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Bill to address pay for wildlife damages

NAIROBI, August 21- A new Wildlife Bill which is set to increase the compensation fees for people affected by wild animals by more than five times is soon to be tabled in Parliament.

Kenya Wildlife Service (KWS) Director Julius Kipngetich said Thursday that the Bill is aimed at reducing incidences of human-wildlife conflict, encourage preservation of endangered species and ultimately increase revenue to the country through tourism.

“Right now we give consolation for death. It is Sh200,000 but the Bill before parliament is proposing to put it at Sh1 million for a start,” Kipngetich outlined.

He further said the Bill aimed to offer compensation for property destroyed by wildlife.

The KWS Director also urged livestock farmers residing near game parks and reserves to make use of the Consolation Scheme by seeking compensation of livestock lost through predators.

The scheme was set up in 2001 by the Kenya Wildlife Service in conjunction with the ‘Friends of Nairobi National Park’ with the aim of compensating farmers following sporadic clashes between the pastoralists and lions which attacked their livestock.

Board Member of Friends of Nairobi National Park Inge Burchard further urged farmers to exercise self restraint with respect to wildlife herbivores so as not to upset the animal food chain.

“Please be tolerant to herbivores so that the natural prey can recover,” she implored.

Additionally, she stressed the need for more donors to keep the Consolation fund going.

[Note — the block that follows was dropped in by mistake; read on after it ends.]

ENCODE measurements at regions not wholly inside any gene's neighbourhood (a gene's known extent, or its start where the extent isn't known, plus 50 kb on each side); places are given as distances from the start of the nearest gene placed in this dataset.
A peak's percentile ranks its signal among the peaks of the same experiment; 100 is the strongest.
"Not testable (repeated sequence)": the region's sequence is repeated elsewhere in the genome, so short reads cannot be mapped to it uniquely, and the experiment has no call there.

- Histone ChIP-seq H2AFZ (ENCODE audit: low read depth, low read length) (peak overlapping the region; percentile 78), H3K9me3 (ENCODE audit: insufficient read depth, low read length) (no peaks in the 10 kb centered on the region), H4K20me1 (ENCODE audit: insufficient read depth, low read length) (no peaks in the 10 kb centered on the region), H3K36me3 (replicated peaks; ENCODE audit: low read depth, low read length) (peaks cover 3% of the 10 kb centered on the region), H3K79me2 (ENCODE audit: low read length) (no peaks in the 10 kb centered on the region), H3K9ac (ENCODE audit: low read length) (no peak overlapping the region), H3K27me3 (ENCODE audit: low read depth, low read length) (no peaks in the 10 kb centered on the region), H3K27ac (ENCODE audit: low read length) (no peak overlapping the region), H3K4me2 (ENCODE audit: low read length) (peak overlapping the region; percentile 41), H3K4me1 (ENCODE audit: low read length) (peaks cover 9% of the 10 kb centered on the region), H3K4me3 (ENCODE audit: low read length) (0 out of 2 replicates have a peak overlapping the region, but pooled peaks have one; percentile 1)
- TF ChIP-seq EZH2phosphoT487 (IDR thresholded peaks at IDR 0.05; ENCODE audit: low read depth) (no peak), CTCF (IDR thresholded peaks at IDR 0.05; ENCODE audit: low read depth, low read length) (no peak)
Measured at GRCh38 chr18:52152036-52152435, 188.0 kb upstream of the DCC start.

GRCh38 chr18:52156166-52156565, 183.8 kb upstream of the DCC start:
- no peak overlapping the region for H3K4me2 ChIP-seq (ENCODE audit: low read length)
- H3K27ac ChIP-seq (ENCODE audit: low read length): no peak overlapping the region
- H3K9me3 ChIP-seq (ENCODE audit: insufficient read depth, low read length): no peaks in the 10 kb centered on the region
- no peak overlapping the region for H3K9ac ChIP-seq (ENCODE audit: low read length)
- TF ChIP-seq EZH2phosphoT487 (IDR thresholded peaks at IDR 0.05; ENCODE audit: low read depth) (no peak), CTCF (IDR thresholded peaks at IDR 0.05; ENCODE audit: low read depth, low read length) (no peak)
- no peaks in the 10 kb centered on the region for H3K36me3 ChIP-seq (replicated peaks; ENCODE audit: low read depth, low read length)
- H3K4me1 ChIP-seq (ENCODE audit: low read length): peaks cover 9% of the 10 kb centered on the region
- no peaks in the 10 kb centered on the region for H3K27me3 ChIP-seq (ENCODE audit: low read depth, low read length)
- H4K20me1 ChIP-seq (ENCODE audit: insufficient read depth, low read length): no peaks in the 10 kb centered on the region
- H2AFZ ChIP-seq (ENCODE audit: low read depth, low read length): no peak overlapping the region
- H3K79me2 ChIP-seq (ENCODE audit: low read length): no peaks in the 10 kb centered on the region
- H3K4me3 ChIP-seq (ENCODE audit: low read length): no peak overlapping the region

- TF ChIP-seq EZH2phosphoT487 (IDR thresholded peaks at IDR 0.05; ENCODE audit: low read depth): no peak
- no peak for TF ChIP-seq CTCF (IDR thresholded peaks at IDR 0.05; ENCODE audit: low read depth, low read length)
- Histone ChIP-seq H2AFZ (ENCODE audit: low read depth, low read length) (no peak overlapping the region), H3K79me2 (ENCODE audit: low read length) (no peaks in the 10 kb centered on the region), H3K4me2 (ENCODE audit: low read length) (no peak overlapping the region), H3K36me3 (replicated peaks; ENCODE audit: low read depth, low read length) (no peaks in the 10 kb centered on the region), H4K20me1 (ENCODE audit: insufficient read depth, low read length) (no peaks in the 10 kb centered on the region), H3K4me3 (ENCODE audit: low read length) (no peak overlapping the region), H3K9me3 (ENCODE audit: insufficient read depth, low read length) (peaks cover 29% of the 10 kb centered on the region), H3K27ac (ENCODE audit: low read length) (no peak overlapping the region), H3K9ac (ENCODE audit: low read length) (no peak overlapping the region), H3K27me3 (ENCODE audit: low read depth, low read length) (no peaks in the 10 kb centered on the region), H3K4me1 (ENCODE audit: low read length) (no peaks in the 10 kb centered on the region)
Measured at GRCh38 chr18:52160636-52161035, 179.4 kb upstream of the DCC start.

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“In 2003 when this pilot project had to be abandoned because of lack of funds, eleven lions were slaughtered by Maasai morans and this raised an international outcry,” she pointed out.

Authorities had earlier issued an alarm following a report of two lions being killed in Amboselli bringing the total to ten in less than eight months.

The report by a local community group, ‘The Lion Guardians’ comes days after predator specialists met to address Kenya’s dwindling population of lions.

The two lions were speared on a community group ranch adjacent to the Amboselli National Park.

The World Conservation Union (IUCN) has raised alarm following a drastic drop from 10,000 in the 1970s to 2,010 lions today. Specialists believe that this is directly due to killings by humans.

The organisation says that in Laikipia, nine hyenas were poisoned in seven months, following the use of a harmful pesticide.

The lion population in Africa has dropped from 1 million a century ago to 29,000 today.

In Kenya, lions are spread out across the country’s national parks, game reserves and private conservancies as follows: Narok and Kajiado districts (825), Tsavo(675), Laikipia(230), Meru(80), Samburu and Isiolo (100) and Northern Kenya (100).

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